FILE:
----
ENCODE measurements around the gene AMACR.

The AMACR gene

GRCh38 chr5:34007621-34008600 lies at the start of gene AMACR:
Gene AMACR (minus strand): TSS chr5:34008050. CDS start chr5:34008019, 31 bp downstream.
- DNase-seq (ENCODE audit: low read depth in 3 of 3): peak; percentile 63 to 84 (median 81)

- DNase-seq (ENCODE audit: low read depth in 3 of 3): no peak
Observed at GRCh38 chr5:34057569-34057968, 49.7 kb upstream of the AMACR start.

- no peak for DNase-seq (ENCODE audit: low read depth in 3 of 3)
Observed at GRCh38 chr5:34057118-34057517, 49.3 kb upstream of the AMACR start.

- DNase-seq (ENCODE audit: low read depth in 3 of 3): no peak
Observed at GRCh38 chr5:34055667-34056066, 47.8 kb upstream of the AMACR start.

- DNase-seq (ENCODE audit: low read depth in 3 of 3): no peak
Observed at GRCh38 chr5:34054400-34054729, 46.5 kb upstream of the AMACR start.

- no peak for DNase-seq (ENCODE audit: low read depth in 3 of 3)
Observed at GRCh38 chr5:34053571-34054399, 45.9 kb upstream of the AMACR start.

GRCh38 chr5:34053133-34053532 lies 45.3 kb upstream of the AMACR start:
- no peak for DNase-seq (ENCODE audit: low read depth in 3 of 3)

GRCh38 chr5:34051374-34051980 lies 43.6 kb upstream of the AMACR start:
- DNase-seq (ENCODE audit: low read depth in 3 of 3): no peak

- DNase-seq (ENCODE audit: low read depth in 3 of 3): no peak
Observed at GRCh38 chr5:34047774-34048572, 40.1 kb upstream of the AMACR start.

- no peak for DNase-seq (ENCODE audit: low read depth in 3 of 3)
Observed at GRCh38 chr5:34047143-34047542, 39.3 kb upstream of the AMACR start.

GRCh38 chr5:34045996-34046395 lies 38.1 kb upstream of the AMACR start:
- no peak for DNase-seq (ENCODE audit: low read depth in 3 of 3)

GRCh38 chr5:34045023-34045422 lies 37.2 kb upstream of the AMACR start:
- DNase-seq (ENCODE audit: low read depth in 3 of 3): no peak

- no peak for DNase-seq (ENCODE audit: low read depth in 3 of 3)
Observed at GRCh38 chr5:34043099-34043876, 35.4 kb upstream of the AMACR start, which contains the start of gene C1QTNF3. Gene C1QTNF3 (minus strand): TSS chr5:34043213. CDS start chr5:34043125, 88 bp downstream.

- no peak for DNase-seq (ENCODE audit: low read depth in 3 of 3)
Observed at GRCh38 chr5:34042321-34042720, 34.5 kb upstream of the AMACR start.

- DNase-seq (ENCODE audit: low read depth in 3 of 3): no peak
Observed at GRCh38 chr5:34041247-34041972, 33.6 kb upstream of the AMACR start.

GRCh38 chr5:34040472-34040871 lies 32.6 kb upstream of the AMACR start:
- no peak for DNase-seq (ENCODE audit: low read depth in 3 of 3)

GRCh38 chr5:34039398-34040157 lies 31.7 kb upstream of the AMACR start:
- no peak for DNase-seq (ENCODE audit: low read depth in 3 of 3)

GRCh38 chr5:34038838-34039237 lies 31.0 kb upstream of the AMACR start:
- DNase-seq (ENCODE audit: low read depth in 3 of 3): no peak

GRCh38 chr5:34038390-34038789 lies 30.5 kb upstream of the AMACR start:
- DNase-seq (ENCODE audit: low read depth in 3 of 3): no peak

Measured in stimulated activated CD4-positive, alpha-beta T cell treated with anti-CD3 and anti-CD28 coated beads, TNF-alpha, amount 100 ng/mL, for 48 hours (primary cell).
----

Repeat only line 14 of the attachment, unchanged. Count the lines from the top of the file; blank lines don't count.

- no peak for DNase-seq (ENCODE audit: low read depth in 3 of 3)